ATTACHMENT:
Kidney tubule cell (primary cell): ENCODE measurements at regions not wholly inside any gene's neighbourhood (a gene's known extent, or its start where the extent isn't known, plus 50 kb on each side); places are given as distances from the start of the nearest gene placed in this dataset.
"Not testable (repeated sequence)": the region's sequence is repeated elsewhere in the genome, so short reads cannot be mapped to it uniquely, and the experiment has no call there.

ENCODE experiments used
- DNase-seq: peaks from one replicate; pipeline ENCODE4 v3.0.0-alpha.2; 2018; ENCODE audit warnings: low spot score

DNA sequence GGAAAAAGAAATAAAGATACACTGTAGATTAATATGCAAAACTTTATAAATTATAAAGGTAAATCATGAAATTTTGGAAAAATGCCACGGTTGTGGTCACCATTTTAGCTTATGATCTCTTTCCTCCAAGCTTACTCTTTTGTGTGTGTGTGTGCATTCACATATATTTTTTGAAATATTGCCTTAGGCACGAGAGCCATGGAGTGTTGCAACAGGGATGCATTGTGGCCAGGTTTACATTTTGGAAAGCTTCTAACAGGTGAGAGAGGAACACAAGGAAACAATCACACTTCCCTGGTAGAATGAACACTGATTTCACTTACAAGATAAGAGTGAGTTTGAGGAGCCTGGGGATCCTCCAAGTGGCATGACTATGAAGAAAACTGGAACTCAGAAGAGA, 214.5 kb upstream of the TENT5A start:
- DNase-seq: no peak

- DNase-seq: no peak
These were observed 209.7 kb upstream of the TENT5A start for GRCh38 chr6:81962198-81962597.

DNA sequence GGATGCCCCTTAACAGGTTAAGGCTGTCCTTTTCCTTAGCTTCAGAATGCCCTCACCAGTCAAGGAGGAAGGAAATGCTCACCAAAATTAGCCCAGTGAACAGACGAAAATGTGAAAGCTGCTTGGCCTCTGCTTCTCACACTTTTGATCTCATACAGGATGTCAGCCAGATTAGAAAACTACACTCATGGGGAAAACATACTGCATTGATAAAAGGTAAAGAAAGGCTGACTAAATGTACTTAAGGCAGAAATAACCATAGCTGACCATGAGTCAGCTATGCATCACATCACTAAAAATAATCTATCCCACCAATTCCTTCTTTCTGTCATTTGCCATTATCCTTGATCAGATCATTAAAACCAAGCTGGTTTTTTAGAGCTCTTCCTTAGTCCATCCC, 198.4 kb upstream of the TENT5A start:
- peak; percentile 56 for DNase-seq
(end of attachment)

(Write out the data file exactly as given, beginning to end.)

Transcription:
Kidney tubule cell (primary cell): ENCODE measurements at regions not wholly inside any gene's neighbourhood (a gene's known extent, or its start where the extent isn't known, plus 50 kb on each side); places are given as distances from the start of the nearest gene placed in this dataset.
"Not testable (repeated sequence)": the region's sequence is repeated elsewhere in the genome, so short reads cannot be mapped to it uniquely, and the experiment has no call there.

ENCODE experiments used
- DNase-seq: peaks from one replicate; pipeline ENCODE4 v3.0.0-alpha.2; 2018; ENCODE audit warnings: low spot score

DNA sequence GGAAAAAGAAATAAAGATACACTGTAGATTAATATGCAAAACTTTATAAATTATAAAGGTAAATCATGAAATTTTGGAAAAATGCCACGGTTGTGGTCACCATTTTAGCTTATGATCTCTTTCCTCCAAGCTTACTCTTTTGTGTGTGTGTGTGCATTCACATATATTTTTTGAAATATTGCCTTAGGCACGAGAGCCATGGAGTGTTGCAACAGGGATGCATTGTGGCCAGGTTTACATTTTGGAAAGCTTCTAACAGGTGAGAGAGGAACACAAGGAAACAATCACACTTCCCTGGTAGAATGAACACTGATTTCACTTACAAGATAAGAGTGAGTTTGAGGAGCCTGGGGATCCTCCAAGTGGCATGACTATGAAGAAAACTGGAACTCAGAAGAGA, 214.5 kb upstream of the TENT5A start:
- DNase-seq: no peak

- DNase-seq: no peak
These were observed 209.7 kb upstream of the TENT5A start for GRCh38 chr6:81962198-81962597.

DNA sequence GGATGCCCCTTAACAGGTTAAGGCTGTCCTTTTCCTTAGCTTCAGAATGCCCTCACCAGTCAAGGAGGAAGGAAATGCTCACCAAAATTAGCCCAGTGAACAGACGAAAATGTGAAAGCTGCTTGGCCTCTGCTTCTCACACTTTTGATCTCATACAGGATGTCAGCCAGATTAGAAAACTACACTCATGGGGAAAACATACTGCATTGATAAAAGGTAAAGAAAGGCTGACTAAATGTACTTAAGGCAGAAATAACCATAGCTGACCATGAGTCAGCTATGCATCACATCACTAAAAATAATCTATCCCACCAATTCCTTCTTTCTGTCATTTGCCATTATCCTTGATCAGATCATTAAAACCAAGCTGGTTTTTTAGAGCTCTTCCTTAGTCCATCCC, 198.4 kb upstream of the TENT5A start:
- peak; percentile 56 for DNase-seq